Our annual Big Green Theater program is back for its 7th year, and we are thrilled to start reporting on our classroom sessions, which have been underway since January at two Bushwick public schools.

Here’s a recap from our program director, Jeremy Pickard, about what the BGT students have been working on:

“Life’s hard for a phytoplankton”
This year, we’re focusing our plays on the topic of climate change; more specifically, climate justice and the interconnectedness between local and global.
We began our first week by taking a “nature walk” around the school, imagining what the neighborhood would have looked like in 1609 (just before the Europeans arrived), observing the natural elements that are still amongst us in 2017, and noticing the human-made elements that might be a threat to the natural environment.
In our second week, we were visited by marine microbiologist Monica Rouco, who led a series of games and activities that helped us understand the wonderful world of phytoplankton. Did you know that half the oxygen we breathe comes from phytoplankton?! We also learned how increased CO2 is making the ocean more acidic, which can break down the shells of phytoplankton, endangering their population.
In our third week we went on a field trip to the NY Aquarium to get up close and personal with local coastal species like harbor seals and horseshoe crabs. We collected shells on the beach with expert Alex Garretson, organizing them into univalves and bivalves, and then “traveled” to a coral reef in Belize where the calcium from far away shells (like the ones we collected) would become necessary nutrients for phytoplankton and coral. Then we explored the pinniped family, especially one member: the walrus. Expert Megan Janke led a game in which students played walrus mothers and babies, struggling to find food and safety as the arctic ice flows melted– a real result of global warming. And we got to pet a live horseshoe crab!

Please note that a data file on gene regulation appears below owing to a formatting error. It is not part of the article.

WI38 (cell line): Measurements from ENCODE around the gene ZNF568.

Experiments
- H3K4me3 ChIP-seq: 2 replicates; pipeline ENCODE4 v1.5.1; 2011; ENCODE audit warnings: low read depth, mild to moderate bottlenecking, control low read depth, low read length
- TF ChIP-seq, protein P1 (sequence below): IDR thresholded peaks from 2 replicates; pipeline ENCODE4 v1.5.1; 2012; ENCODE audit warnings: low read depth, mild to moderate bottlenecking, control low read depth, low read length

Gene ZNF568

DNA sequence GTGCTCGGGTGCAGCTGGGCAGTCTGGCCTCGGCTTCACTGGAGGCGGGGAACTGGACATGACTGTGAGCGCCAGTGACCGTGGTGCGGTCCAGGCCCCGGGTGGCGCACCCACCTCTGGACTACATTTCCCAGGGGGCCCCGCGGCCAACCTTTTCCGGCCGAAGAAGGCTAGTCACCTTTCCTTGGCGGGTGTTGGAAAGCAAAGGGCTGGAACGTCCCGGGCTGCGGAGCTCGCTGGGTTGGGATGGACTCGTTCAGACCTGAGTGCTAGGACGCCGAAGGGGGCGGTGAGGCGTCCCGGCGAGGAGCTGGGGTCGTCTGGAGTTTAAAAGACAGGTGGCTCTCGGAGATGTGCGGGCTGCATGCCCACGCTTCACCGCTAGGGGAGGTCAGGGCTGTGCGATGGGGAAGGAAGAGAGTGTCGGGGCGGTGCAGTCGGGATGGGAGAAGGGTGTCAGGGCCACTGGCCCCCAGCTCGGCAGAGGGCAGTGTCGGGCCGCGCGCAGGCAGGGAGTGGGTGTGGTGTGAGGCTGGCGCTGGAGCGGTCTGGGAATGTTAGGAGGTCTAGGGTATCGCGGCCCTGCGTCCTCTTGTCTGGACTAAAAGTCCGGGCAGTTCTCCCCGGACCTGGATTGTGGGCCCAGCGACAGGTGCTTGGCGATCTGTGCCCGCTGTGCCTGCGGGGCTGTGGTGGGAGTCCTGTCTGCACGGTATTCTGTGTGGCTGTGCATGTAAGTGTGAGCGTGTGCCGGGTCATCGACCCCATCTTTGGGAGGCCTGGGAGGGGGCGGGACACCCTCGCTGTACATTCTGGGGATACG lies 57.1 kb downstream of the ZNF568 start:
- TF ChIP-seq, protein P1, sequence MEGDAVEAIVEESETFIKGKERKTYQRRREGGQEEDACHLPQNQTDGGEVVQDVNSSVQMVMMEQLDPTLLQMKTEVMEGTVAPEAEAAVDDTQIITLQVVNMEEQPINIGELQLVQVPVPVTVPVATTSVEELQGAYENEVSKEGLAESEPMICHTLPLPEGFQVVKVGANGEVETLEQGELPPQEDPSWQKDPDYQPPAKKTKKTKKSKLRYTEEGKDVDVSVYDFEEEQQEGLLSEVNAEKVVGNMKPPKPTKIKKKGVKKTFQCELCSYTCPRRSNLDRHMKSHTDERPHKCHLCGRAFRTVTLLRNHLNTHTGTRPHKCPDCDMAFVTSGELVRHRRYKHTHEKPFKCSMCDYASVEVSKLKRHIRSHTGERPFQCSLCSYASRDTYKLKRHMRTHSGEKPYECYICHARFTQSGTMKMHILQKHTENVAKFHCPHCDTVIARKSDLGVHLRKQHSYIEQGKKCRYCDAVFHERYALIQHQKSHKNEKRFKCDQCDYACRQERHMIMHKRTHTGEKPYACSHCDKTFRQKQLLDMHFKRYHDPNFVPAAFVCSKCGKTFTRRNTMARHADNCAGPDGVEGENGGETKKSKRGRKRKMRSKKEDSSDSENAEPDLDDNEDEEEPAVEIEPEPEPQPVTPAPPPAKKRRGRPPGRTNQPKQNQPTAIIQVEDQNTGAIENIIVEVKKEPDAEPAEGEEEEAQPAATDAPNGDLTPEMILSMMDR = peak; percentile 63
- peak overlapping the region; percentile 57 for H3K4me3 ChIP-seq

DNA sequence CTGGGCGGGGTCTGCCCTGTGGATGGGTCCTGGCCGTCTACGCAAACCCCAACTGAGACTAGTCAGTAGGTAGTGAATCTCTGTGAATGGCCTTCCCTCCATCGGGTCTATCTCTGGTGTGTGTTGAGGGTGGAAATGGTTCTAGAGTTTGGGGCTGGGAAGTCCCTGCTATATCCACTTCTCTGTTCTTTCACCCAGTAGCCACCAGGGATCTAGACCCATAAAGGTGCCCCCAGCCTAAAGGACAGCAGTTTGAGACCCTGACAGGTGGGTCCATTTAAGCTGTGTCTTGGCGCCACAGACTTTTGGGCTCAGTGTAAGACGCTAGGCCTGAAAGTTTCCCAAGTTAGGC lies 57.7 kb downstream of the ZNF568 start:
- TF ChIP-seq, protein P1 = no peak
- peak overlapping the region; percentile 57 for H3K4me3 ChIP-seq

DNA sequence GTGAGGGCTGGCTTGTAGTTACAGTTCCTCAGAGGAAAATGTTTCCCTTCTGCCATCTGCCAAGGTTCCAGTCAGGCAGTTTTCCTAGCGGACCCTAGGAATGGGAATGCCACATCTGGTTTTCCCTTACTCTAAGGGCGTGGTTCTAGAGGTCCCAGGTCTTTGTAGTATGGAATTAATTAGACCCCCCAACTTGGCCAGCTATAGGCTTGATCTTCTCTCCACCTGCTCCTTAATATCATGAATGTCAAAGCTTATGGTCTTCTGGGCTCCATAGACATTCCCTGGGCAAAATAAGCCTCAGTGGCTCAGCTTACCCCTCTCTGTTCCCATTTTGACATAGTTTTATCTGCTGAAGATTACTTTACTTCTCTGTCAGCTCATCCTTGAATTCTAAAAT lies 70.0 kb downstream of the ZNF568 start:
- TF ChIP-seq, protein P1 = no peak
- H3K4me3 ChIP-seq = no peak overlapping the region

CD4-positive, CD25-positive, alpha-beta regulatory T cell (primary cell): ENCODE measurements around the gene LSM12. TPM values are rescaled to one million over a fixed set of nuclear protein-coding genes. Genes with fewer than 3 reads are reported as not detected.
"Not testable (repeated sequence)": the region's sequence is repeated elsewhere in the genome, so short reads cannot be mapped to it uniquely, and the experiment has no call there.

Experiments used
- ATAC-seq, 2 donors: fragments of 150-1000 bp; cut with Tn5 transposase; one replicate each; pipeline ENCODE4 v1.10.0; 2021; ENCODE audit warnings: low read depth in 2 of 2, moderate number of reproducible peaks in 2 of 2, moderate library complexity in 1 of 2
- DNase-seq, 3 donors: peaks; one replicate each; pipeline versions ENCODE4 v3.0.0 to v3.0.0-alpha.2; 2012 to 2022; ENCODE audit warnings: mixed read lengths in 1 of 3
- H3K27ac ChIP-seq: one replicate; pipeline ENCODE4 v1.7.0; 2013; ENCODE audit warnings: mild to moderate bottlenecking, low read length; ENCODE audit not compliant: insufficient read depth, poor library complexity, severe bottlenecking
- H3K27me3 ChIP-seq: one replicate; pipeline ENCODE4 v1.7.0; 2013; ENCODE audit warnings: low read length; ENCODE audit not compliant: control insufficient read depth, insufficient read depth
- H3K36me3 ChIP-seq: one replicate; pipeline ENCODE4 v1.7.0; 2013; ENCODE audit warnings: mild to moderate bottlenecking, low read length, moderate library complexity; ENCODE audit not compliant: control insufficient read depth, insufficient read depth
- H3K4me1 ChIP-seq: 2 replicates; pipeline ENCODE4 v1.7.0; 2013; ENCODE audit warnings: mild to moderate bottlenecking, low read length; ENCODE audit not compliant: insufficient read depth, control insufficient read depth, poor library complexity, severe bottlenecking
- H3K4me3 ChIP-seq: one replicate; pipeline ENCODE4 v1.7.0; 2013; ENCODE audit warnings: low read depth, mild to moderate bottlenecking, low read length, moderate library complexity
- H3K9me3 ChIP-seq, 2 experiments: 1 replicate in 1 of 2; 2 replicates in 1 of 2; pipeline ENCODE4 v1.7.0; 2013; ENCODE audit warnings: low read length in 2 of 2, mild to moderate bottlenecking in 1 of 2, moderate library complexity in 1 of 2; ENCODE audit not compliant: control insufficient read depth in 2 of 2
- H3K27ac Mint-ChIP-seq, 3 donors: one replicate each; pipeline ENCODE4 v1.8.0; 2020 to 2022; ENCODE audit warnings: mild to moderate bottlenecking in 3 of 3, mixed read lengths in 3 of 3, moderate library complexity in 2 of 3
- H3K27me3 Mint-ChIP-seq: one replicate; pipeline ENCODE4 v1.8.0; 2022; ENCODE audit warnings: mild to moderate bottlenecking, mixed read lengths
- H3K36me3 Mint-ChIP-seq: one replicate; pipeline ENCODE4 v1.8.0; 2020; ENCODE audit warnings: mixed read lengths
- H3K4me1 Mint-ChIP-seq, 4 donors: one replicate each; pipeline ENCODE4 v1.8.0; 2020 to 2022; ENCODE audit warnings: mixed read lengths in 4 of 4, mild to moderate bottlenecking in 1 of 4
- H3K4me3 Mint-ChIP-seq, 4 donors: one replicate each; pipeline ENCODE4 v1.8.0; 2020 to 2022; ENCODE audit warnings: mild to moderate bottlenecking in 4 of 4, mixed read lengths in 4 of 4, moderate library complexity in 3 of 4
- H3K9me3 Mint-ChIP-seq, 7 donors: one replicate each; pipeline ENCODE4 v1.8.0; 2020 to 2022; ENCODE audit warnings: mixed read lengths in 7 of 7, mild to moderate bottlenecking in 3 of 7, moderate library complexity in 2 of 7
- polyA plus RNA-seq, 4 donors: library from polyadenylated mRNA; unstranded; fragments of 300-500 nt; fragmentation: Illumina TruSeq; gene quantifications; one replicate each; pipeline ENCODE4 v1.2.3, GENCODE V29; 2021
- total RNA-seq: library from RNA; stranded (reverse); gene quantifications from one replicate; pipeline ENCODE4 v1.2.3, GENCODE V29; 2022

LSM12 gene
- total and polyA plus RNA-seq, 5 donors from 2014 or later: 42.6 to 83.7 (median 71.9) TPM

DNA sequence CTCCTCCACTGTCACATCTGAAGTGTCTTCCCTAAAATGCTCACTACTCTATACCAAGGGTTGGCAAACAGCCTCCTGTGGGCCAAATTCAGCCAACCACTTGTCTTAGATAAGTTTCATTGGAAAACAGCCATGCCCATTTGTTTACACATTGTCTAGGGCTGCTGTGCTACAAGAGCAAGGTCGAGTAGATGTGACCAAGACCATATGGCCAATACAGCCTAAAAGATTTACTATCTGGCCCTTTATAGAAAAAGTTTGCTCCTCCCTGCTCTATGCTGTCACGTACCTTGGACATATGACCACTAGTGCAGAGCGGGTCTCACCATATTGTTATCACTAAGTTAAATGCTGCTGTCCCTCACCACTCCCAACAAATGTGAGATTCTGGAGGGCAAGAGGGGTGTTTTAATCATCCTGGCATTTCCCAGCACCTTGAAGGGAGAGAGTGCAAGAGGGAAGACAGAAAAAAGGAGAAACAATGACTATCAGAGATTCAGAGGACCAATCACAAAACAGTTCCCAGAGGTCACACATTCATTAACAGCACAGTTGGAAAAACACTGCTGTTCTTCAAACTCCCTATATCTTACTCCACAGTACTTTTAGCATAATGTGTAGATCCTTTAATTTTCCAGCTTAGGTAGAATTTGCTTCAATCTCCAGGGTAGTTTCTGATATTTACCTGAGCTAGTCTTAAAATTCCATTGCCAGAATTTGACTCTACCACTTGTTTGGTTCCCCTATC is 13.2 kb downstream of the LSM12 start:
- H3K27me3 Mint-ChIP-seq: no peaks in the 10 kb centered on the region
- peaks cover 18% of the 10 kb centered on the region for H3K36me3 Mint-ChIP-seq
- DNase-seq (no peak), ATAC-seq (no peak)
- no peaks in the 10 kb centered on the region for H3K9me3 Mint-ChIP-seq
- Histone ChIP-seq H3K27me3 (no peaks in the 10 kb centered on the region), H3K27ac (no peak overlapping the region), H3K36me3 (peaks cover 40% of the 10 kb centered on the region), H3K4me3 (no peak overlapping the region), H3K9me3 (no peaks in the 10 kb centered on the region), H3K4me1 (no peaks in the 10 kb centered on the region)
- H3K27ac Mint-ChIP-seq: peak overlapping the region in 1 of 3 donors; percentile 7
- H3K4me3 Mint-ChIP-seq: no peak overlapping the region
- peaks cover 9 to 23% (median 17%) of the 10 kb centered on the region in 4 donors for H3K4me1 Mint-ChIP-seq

All the while, we’re writing plays; epic, funny, imaginative plays about friendships and families, big dreams and hard obstacles. Each play’s conflict is inspired by the problems we’re learning about from our environmental experts, but otherwise the stories are wildly original. We can’t wait to see what the next several weeks will bring!

SAVE THE DATE: The Big Green Theater performance festival will run April 28-30, 2017


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